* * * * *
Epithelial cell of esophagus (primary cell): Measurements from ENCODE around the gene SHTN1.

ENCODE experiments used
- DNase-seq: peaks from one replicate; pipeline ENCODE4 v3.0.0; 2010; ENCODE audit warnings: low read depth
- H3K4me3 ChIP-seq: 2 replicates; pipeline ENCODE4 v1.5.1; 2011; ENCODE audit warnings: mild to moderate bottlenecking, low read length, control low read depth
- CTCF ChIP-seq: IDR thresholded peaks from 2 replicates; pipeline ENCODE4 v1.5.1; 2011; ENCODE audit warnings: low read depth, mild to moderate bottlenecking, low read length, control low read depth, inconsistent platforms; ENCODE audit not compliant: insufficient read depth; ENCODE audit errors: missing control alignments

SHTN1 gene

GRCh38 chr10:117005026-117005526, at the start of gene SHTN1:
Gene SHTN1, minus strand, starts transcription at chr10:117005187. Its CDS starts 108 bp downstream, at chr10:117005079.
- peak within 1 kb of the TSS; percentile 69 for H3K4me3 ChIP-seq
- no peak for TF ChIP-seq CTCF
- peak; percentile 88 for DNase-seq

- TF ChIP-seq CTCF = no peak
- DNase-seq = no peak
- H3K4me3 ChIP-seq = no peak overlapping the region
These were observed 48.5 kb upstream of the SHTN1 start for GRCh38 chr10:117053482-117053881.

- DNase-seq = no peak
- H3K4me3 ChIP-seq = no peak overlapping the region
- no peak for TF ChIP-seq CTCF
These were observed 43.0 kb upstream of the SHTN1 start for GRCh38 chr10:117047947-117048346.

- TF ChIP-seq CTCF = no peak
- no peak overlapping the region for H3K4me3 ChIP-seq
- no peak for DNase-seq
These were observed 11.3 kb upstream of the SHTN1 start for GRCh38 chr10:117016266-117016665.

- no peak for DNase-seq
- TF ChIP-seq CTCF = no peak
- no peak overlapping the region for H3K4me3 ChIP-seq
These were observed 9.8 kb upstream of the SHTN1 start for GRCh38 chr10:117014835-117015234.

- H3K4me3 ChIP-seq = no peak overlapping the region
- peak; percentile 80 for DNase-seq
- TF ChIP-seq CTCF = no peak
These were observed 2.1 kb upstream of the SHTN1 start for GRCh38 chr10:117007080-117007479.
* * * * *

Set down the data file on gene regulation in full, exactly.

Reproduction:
Epithelial cell of esophagus (primary cell): Measurements from ENCODE around the gene SHTN1.

ENCODE experiments used
- DNase-seq: peaks from one replicate; pipeline ENCODE4 v3.0.0; 2010; ENCODE audit warnings: low read depth
- H3K4me3 ChIP-seq: 2 replicates; pipeline ENCODE4 v1.5.1; 2011; ENCODE audit warnings: mild to moderate bottlenecking, low read length, control low read depth
- CTCF ChIP-seq: IDR thresholded peaks from 2 replicates; pipeline ENCODE4 v1.5.1; 2011; ENCODE audit warnings: low read depth, mild to moderate bottlenecking, low read length, control low read depth, inconsistent platforms; ENCODE audit not compliant: insufficient read depth; ENCODE audit errors: missing control alignments

SHTN1 gene

GRCh38 chr10:117005026-117005526, at the start of gene SHTN1:
Gene SHTN1, minus strand, starts transcription at chr10:117005187. Its CDS starts 108 bp downstream, at chr10:117005079.
- peak within 1 kb of the TSS; percentile 69 for H3K4me3 ChIP-seq
- no peak for TF ChIP-seq CTCF
- peak; percentile 88 for DNase-seq

- TF ChIP-seq CTCF = no peak
- DNase-seq = no peak
- H3K4me3 ChIP-seq = no peak overlapping the region
These were observed 48.5 kb upstream of the SHTN1 start for GRCh38 chr10:117053482-117053881.

- DNase-seq = no peak
- H3K4me3 ChIP-seq = no peak overlapping the region
- no peak for TF ChIP-seq CTCF
These were observed 43.0 kb upstream of the SHTN1 start for GRCh38 chr10:117047947-117048346.

- TF ChIP-seq CTCF = no peak
- no peak overlapping the region for H3K4me3 ChIP-seq
- no peak for DNase-seq
These were observed 11.3 kb upstream of the SHTN1 start for GRCh38 chr10:117016266-117016665.

- no peak for DNase-seq
- TF ChIP-seq CTCF = no peak
- no peak overlapping the region for H3K4me3 ChIP-seq
These were observed 9.8 kb upstream of the SHTN1 start for GRCh38 chr10:117014835-117015234.

- H3K4me3 ChIP-seq = no peak overlapping the region
- peak; percentile 80 for DNase-seq
- TF ChIP-seq CTCF = no peak
These were observed 2.1 kb upstream of the SHTN1 start for GRCh38 chr10:117007080-117007479.